With the downturn in the economy and the official declaration of the USA being in a Recession, most people are looking at how to trim their budgets and stretch their dollar.
Geeks are finally switching from traditional POTS telephone service to its much cheaper VoIP alternatives. Rather than going out to the movies people are using the Netflix 1-out-at-a-time plan to get unlimited streaming movies to their XBOX360. Thermostats are being set lower and lights are being turned off in unoccupied rooms. Even though the price of gasoline has dropped well over half (from its $4.00+/gallon high just several months ago to around $1.50/gallon now) people are driving less.
While all of these are prudent and thrifty ways to save money and spend less, some things are still seen as non-necessary expenses.
The Internet isn’t free
In the case of one tech. blogger, that expense is web hosting.
For those of you who don’t know, web hosting is basically leasing space, bandwidth, and services from a Web Host who, in turn, serves up your website to your audience. Think of it as your ISP, but in reverse.
If you fail to pay your ISP bill, they turn off your internet access. If you fail to pay your Web Host bill they turn off your site. To independent web content providers, this is basically the kiss of death.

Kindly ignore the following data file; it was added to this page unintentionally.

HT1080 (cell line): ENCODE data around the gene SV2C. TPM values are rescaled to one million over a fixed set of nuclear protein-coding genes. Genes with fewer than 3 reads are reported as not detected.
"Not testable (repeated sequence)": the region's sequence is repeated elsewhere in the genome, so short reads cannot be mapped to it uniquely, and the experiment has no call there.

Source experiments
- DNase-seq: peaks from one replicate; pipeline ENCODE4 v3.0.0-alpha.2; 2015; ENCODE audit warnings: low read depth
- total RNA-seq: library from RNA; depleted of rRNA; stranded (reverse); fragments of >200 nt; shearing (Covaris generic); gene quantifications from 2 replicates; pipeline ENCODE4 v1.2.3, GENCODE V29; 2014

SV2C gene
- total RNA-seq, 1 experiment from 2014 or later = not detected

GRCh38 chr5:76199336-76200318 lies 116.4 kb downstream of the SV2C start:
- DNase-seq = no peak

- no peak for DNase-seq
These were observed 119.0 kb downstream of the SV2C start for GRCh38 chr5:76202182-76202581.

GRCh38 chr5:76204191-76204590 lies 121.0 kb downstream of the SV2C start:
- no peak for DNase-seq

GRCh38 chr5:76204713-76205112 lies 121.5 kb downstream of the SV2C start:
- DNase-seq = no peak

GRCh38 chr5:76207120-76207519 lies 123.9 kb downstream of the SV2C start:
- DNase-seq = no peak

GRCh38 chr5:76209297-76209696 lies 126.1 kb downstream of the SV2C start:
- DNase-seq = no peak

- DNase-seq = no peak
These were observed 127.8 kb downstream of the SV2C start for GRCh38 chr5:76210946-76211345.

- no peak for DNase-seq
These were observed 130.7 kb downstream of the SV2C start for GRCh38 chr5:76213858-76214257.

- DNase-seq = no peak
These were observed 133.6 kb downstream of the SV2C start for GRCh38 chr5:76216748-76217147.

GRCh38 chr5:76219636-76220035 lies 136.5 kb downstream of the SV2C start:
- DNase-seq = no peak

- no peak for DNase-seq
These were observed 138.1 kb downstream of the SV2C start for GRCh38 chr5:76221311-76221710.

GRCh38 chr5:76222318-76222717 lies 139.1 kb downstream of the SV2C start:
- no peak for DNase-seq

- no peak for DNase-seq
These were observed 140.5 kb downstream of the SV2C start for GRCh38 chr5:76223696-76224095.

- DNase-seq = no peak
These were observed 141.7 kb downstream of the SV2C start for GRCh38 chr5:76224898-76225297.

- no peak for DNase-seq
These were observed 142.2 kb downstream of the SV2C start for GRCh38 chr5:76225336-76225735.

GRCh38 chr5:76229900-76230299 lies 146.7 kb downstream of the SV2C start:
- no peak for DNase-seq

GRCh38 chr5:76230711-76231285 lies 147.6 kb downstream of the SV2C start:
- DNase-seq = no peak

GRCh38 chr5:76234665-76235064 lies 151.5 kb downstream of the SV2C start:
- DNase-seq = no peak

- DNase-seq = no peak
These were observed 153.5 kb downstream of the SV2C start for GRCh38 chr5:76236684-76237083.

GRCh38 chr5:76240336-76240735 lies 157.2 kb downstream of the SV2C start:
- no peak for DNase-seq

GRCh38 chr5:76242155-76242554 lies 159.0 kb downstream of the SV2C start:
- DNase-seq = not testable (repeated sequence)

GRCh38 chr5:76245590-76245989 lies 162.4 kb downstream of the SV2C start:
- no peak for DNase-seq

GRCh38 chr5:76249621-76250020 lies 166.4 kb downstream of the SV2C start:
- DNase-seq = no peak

Does it matter if you can still pay your ISP if the websites that you visit are no longer available? It’d be like having a phone, but none of your friends can afford one anymore, so who you gunna call?
It’s a hard call. Almost everyone has been hit by the recession and finds it difficult to must up any money for non-necessary items. (I’ve even cancelled my membership with the National Arbor Day Foundation after 10 loyal years.)
That’s where we in the blogosphere are in a bit of a different business model than “traditional” publishers:
- Your subscription to Sports Illustrated or USA Today costs you a good chunk of change and goes to fund “big media,” infamous for their bias.
- Your “subscription” to independent news via the web costs you only your ISP fees, giving you access to zillions of news sources across the globe. Many of these sources are independent and make little to no money to bring you content as unbiased as they can, often reporting on events that Big Media doesn’t – or won’t.
So, what happens if three-hundred people a month are regulars to some indie website that’s about to be shut down, if half of them donate a dollar, that site can stay up.
Is anyone really asking that?
Wikipedia has begun active solicitation for donations, nagging you on every Wikipedia page you visit.
MikeDopp.com, an independent tech blogger, recently announced that he will not be able to meet his web hosting costs and will have to “go dark” by the beginning of the year. He is asking if his readers feel his content to be worthwhile, and if so is asking for a donation to go toward his hosting fees.
Even I have an avenue for you to donate through my “You can thank me later™” campaign(though no one has yet to donate).
What are your thoughts?
How much would you donate to help keep one of your favorite sites from being turned off?